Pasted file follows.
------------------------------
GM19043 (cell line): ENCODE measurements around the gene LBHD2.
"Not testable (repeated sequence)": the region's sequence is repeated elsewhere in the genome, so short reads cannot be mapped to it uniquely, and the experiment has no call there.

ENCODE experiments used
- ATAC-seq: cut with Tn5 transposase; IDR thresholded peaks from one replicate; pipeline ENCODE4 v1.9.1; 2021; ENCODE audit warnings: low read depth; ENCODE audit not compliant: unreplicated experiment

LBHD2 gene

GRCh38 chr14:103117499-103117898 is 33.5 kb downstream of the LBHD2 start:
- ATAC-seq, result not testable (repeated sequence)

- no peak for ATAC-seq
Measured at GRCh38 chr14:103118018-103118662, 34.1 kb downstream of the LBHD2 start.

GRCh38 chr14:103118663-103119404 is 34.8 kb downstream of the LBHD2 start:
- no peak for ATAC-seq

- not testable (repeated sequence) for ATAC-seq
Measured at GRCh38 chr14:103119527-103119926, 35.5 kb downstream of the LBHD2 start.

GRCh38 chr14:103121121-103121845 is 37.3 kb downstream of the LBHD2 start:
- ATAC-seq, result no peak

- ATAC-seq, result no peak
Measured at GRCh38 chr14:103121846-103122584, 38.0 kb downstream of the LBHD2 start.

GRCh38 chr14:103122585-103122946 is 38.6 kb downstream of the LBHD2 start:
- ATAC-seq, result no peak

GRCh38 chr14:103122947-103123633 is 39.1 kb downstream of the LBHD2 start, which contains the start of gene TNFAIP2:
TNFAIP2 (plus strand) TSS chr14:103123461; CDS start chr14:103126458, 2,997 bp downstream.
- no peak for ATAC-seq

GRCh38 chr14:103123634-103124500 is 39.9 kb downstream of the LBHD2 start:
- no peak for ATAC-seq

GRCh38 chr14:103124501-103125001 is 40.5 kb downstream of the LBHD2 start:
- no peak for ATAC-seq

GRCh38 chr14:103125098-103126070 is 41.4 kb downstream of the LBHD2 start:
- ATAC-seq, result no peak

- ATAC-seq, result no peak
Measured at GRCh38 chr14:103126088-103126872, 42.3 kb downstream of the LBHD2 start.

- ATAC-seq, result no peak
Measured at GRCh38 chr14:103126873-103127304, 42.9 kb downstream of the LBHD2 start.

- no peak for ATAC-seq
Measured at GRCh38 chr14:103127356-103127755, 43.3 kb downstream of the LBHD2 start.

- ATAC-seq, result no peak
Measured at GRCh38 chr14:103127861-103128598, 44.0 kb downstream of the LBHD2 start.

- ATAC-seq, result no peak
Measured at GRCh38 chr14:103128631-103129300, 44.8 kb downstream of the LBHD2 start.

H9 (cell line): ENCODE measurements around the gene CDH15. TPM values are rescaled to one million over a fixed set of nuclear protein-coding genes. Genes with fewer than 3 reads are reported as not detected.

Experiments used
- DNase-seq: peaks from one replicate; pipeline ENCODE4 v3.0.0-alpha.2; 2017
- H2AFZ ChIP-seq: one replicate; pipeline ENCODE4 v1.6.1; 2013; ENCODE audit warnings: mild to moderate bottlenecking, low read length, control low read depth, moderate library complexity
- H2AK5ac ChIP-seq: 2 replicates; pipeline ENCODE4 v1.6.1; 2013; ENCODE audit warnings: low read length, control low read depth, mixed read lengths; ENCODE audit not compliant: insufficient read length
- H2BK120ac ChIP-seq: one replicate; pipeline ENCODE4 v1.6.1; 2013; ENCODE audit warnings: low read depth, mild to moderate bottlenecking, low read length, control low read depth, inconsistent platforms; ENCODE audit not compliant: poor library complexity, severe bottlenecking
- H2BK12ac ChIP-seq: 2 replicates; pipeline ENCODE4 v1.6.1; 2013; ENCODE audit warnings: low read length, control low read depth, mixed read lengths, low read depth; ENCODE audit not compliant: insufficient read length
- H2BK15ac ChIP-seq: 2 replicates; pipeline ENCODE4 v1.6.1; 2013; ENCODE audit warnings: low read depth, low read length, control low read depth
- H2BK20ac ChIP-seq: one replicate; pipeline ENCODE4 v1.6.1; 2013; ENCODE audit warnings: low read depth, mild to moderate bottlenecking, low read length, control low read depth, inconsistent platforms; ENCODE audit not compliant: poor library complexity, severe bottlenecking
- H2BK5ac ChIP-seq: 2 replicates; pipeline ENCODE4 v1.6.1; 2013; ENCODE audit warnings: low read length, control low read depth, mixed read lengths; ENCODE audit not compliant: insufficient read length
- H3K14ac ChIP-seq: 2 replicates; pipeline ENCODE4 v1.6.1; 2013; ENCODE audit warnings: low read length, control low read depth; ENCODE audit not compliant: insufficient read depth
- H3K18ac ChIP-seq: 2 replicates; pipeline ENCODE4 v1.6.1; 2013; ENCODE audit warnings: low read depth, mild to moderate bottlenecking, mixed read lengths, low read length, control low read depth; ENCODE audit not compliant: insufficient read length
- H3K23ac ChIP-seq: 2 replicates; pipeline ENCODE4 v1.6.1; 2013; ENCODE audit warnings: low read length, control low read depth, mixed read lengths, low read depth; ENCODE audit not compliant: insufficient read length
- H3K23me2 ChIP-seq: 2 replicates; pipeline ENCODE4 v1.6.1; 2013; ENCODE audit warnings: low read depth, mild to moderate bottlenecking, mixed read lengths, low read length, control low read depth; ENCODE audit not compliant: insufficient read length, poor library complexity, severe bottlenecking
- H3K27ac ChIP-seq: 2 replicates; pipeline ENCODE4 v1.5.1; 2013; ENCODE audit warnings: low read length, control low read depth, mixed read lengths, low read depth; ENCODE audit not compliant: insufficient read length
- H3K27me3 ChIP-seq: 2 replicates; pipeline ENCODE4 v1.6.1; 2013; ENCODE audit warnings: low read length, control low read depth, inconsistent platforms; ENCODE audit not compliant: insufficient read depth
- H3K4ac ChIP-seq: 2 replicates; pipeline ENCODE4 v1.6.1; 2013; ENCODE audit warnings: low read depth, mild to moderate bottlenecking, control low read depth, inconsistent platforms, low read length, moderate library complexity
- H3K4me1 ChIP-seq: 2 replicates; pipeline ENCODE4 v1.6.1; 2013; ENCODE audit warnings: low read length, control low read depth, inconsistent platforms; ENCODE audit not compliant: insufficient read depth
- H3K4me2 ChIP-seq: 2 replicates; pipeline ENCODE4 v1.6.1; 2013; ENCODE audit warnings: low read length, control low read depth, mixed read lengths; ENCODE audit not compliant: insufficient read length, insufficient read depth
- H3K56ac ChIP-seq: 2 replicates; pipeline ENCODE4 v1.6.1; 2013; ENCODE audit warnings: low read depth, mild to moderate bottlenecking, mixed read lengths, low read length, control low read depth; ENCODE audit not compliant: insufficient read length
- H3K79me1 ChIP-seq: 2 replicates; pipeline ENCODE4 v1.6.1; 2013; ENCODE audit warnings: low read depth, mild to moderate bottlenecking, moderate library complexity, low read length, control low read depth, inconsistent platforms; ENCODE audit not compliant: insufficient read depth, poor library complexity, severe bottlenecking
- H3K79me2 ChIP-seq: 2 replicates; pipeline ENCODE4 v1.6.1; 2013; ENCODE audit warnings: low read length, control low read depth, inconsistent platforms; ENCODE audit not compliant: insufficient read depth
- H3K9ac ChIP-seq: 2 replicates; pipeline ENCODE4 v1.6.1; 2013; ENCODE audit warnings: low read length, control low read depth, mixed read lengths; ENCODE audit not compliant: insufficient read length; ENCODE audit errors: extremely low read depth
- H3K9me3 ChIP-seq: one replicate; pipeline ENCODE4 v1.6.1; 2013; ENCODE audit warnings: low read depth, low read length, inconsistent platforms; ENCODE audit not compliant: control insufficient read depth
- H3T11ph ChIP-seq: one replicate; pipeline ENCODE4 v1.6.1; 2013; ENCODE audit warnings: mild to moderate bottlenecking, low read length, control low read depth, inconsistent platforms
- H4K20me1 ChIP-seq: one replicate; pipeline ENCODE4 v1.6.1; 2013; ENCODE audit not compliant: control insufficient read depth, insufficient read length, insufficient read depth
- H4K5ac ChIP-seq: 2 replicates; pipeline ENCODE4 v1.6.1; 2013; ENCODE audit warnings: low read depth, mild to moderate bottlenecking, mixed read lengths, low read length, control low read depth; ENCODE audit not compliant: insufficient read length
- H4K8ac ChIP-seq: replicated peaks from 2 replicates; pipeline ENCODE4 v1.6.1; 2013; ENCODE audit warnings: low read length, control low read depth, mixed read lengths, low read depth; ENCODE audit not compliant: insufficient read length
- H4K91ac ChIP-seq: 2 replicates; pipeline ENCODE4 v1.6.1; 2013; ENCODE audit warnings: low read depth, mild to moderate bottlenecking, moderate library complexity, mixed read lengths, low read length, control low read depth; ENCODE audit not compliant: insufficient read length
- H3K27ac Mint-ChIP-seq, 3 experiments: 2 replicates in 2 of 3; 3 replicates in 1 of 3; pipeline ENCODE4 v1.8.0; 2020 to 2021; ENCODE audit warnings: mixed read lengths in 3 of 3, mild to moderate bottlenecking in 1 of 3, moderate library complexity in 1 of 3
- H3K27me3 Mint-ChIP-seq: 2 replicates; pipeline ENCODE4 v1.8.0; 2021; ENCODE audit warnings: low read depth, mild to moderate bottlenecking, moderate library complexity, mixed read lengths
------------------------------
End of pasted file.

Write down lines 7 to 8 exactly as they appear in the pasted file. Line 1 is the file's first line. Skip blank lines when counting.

- ATAC-seq, result not testable (repeated sequence)

- no peak for ATAC-seq